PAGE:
English As A Langua Franca: Practices Of Academics in A Turkish University

Ali Karakas
2012 Usak University Journal of Social Sciences  
This study aims to identify the problems/difficulties that academics in a Turkish university encounter while using English as a lingua franca. The data were garnered through survey questionnaires filled out by 27 academics based in a Turkish university in the southwest of Turkey. The findings demonstrated that academics dramatically needed and used English in non-native contexts and mainly with non-native speakers of English for various reasons and purposes. Moreover, it was found that
more » ... found that participants experienced a large number of misunderstandings and difficulties in the use of English for work-related purposes, and they resented the fact that they had to take English proficiency exams for academic promotion. The results are discussed in relation to those of previous studies of similar scope. The study concludes with suggestions posed for the improvement of academics' verbal and academic writing skills and the issue of language proficiency examination policies. Keywords: English as a lingua franca, academic English, Turkish academics, the academic world. ** Araş. Gör. Mehmet Akif Ersoy Üniversitesi, Eğitim Fakültesi Uşak Üniversitesi Sosyal Bilimler Dergisi, 2012 Güz (5/3) Anahtar kelimeler: Ana dili farklı olanların konuştuğu ortak dil olarak İngilizce, akademik İngilizce, Türk akademisyenler, akademik çevre. Introduction Nowadays, we frequently hear or read the motto 'the world is developing into a global village'. Nevertheless, people in this village, do not possess a common language but bring along a variety of languages. Then, the question that how these people communicate with each other arises ipso facto. At this point, English emerges as a global lingua franca by serving as a vital and common means of communication for a large number of people all around the world (Coury, 2001) . In a similar vein, Breton (2000) holds the view that "The English language now seems set to have a monopoly as the worldwide medium of communication". As maintained by Crystal (1997) English has hitherto left its marks on each continent and is predominantly spoken over 60 countries either dominantly or officially. This situation leads to increased opportunity and possibility of non-native speakers to meet other speakers of English who are either English or non-English. In such meetings, it is exceedingly likely that "speakers conduct various communicative tasks, from business meetings, academic presentations...to casual chat..." (Cogo, 2009, p. 254). These instances can be multiplied indefinitely. What concerns us is: however,for now, how English has come to hold such an intermediating role in these diverse situations of gathering. The long-established role of English has shifted from being a foreign language to an international\global language over which any users can assert a right. A variety of factors have contributed to this continuous process of change occurred in the use of English by leading to the spread of English across continents among people of different languages. Of these, the main ones include copious developments having progressively occurred in communication and information technology (e.g. the Internet), advancements and fall of expenses in air transportation, just to name a few. Accordingly, English has eventually come to act like "a bridge of communication" for people from different walks of life who do not share a common language (Gallego, 2012) . In this respect, Coury (2001) points to the fact that English may alleviate communication among people engaged in academia, and facilitate access to informationby quoting from Crystal (1997a) that 'Most of the scientific, technological and academic information in the world is expressed in English and over 80% of all the information stored in electronic retrieval systems is in English' (p.106).The dominance of English in the academic world both in the dissemination and storage of information gives us the right to assert that English has gained the status of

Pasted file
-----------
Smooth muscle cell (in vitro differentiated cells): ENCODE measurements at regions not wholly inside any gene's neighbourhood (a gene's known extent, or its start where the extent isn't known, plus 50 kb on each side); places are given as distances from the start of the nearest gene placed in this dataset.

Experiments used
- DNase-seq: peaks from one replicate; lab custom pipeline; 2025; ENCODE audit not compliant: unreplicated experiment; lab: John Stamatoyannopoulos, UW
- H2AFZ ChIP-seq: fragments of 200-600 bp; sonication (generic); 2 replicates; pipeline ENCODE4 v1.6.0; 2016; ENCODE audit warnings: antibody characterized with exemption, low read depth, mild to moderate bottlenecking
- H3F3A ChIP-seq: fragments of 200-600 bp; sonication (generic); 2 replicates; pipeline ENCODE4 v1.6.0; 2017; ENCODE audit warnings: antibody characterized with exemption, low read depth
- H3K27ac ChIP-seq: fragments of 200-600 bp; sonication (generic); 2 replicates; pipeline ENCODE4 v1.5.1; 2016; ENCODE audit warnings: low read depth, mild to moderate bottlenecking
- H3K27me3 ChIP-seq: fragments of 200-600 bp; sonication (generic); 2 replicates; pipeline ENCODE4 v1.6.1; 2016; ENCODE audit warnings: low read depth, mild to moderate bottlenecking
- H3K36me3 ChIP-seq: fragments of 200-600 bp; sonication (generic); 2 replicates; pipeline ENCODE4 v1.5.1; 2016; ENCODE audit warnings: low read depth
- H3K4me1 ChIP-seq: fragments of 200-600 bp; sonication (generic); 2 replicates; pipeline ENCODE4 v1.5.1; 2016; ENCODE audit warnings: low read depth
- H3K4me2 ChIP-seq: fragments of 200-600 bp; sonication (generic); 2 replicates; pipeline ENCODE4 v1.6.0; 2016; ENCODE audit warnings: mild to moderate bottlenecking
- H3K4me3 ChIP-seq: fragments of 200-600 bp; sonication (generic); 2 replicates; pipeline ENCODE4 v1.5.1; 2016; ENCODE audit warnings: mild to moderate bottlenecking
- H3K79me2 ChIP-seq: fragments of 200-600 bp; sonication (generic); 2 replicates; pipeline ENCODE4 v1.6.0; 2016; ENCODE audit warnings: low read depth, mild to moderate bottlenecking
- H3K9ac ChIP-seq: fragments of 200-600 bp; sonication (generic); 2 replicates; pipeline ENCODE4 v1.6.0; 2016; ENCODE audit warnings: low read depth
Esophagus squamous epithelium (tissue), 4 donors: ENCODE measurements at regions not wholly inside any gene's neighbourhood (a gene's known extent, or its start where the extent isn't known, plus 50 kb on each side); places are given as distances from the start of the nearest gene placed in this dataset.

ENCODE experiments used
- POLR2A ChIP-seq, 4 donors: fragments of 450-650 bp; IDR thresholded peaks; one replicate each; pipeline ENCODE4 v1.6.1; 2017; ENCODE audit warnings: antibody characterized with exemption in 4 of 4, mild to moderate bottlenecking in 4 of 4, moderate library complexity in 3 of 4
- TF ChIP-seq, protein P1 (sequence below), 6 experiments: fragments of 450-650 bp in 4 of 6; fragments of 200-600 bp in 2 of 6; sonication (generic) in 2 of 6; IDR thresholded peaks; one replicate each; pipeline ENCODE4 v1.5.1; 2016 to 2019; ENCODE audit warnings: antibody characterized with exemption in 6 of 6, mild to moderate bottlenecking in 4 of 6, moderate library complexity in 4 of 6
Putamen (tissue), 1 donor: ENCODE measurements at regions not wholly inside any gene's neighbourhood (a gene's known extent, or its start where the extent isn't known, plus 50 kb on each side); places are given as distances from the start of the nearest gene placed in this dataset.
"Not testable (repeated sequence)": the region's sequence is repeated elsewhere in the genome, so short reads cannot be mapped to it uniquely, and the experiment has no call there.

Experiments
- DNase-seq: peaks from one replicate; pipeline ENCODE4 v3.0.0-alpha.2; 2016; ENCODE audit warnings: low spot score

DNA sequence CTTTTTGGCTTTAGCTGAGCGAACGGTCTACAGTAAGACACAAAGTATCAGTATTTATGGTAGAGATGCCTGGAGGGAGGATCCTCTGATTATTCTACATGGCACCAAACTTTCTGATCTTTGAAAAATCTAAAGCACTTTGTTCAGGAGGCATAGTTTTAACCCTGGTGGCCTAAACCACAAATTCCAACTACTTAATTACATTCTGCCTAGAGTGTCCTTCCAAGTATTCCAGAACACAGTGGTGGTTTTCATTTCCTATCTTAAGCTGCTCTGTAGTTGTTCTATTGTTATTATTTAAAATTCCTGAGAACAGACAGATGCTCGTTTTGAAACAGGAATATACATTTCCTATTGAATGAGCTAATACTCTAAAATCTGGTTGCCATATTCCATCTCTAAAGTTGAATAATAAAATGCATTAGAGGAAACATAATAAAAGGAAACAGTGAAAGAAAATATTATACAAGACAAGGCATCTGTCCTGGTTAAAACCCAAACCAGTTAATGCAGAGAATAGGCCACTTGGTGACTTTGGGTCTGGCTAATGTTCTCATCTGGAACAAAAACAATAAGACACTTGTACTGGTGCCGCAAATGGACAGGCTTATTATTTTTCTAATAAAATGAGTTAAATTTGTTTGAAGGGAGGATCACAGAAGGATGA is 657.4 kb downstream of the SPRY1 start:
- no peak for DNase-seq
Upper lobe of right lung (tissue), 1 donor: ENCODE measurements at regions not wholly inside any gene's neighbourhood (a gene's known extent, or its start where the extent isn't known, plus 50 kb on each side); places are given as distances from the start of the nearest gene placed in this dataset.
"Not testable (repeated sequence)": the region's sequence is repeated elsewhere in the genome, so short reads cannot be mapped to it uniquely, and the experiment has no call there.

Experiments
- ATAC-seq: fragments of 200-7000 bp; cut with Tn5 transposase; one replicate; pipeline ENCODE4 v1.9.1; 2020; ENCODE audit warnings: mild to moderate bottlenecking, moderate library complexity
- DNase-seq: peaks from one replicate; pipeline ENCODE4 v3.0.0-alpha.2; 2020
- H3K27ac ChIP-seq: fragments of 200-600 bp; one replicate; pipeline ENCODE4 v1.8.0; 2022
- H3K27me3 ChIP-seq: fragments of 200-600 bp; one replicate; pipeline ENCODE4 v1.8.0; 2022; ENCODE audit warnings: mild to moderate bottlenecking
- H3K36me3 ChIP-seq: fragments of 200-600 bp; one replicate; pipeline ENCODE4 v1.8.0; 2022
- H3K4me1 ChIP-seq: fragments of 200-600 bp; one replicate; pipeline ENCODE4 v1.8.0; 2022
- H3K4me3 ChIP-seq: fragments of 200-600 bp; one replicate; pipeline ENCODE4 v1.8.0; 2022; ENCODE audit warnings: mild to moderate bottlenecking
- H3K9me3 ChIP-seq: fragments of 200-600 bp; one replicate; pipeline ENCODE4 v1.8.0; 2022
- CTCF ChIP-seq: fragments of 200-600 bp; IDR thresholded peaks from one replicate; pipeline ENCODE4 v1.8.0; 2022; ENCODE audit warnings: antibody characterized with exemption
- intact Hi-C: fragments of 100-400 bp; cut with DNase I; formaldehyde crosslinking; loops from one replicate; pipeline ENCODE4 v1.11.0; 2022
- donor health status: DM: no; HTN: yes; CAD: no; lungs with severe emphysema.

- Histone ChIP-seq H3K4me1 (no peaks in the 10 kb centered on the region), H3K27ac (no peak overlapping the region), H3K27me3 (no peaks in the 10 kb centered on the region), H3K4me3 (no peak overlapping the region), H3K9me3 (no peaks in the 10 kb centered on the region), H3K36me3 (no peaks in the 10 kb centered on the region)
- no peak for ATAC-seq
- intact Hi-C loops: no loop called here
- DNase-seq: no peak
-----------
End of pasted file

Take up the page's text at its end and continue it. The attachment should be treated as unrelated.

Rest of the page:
doi:10.12780/uusbd131 fatcat:aerlvewouvgp7ooe2hcdchwila